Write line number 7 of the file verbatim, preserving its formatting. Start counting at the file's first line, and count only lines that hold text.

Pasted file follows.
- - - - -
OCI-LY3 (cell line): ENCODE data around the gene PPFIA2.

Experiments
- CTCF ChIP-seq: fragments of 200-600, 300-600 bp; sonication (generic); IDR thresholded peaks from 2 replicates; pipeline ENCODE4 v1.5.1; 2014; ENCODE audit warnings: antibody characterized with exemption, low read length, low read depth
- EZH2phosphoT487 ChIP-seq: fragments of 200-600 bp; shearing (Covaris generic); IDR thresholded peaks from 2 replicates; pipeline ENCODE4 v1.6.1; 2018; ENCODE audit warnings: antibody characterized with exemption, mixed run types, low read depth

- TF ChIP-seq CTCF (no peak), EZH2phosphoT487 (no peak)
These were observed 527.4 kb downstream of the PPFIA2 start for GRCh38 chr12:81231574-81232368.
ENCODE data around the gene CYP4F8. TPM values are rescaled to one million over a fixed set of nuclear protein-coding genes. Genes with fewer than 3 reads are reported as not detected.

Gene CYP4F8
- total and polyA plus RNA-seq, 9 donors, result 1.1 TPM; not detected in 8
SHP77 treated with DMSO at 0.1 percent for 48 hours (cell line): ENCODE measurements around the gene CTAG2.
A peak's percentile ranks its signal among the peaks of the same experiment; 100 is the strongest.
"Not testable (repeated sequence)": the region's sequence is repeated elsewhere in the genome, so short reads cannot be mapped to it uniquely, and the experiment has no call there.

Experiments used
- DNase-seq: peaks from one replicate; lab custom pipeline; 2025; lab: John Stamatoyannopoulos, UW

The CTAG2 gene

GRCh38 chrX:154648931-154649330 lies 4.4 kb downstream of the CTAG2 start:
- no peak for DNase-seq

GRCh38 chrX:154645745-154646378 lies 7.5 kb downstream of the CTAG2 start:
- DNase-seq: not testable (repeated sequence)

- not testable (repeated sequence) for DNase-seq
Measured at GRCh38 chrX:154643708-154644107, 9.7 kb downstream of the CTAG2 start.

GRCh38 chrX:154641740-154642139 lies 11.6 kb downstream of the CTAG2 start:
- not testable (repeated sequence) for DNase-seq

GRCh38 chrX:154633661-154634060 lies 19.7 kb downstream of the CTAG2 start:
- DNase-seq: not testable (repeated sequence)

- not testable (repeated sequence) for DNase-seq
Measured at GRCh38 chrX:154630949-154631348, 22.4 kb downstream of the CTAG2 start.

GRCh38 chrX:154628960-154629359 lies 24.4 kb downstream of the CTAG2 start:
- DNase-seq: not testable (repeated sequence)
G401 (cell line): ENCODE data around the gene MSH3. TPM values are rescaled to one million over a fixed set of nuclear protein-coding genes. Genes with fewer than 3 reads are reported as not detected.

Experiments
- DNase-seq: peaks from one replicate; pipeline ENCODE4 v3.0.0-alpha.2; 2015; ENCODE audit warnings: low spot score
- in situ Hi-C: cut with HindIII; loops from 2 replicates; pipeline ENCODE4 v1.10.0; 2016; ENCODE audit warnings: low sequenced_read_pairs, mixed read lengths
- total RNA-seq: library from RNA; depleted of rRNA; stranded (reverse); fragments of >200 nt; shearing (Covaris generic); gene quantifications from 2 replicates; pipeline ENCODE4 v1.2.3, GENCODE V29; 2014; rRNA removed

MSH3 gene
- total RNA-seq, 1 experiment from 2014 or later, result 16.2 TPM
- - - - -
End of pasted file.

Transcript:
ENCODE data around the gene CYP4F8. TPM values are rescaled to one million over a fixed set of nuclear protein-coding genes. Genes with fewer than 3 reads are reported as not detected.